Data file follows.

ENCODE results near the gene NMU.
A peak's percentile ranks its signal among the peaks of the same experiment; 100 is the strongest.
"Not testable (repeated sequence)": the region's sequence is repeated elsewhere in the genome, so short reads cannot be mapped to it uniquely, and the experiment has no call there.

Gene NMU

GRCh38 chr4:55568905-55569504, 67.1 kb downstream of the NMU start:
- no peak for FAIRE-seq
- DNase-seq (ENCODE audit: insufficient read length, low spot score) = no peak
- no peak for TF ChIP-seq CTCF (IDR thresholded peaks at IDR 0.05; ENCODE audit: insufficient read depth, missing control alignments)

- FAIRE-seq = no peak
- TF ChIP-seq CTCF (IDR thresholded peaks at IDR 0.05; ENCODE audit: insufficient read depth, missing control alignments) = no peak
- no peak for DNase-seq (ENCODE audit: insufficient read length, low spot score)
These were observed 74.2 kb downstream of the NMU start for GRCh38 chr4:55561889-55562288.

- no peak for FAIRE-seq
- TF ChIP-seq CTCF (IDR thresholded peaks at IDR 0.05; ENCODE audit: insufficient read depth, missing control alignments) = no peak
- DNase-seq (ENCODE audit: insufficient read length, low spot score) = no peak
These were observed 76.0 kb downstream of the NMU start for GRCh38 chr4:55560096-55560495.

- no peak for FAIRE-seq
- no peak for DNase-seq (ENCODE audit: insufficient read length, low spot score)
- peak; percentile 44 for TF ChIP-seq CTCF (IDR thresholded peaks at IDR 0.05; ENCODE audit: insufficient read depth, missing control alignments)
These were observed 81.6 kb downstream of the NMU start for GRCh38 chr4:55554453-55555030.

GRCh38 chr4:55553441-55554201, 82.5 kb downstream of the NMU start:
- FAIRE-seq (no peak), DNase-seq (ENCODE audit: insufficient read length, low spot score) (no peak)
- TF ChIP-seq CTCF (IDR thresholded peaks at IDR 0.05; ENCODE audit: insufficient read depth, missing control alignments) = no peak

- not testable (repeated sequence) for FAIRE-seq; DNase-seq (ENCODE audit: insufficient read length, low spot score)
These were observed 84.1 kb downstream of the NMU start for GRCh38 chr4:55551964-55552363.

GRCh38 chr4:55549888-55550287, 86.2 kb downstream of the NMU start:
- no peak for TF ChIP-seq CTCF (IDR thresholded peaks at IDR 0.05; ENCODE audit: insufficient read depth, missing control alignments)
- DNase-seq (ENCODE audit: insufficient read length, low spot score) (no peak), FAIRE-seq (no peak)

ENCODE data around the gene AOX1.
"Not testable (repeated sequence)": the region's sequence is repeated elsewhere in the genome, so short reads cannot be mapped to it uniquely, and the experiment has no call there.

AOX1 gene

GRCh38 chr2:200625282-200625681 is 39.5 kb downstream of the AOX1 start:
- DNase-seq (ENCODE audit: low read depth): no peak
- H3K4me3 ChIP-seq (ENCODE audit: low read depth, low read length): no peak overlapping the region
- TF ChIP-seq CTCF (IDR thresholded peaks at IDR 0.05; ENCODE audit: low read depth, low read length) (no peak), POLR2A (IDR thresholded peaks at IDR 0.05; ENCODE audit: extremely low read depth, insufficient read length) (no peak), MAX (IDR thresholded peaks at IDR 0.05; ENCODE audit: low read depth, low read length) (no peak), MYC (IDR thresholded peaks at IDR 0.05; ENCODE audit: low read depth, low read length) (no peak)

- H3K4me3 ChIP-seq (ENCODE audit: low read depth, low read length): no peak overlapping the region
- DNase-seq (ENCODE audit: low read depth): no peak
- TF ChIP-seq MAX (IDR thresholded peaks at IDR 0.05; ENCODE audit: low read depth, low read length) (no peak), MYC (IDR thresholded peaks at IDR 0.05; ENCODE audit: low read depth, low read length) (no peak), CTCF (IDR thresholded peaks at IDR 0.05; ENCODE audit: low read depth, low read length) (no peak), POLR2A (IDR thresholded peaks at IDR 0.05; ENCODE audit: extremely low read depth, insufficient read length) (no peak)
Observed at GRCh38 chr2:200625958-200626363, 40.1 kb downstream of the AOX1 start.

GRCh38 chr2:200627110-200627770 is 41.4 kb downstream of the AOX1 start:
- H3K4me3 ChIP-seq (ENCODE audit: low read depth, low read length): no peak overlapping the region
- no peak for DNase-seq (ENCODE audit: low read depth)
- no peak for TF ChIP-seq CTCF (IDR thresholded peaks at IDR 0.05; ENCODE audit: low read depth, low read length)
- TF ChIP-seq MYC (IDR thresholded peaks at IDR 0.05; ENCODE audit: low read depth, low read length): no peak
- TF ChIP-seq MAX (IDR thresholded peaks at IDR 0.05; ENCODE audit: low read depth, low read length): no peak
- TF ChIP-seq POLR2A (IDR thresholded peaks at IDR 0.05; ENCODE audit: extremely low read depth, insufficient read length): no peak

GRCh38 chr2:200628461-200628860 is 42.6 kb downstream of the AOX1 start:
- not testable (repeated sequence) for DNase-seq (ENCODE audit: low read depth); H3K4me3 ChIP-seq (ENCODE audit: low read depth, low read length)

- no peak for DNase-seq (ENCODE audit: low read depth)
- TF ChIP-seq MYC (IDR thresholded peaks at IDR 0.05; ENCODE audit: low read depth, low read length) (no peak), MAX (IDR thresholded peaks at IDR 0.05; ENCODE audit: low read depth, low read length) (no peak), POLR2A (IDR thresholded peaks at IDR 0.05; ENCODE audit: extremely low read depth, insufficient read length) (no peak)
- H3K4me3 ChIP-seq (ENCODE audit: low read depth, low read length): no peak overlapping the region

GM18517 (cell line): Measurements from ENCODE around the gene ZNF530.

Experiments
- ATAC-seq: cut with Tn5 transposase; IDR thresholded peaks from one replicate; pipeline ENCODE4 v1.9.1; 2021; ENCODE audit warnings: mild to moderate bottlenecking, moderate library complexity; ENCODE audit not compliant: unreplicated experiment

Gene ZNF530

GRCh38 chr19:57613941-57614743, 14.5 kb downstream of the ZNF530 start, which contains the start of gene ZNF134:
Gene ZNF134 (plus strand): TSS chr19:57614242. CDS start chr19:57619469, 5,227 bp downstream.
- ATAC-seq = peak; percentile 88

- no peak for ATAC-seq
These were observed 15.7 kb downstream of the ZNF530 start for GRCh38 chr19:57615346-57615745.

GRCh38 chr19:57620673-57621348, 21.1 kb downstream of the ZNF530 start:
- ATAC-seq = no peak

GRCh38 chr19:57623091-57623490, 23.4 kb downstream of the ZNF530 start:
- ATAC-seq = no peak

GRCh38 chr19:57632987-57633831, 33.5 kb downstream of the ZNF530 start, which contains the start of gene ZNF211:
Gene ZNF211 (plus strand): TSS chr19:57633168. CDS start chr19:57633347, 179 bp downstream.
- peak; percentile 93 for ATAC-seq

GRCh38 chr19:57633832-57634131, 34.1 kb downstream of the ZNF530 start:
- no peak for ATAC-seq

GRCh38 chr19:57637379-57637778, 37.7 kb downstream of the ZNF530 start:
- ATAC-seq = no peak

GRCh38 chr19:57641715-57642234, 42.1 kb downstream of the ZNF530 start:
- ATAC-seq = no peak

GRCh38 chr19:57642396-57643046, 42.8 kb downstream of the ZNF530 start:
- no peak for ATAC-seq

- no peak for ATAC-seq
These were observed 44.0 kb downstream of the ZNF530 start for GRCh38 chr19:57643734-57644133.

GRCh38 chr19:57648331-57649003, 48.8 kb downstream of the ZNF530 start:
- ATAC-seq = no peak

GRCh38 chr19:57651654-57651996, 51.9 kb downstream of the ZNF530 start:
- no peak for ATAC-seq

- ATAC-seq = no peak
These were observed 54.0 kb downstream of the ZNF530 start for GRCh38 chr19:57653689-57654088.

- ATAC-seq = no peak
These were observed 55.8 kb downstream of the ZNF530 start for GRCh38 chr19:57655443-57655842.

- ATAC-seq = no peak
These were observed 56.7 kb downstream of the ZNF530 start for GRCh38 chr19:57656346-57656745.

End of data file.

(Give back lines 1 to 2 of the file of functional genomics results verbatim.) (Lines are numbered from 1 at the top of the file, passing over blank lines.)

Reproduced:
ENCODE results near the gene NMU.
A peak's percentile ranks its signal among the peaks of the same experiment; 100 is the strongest.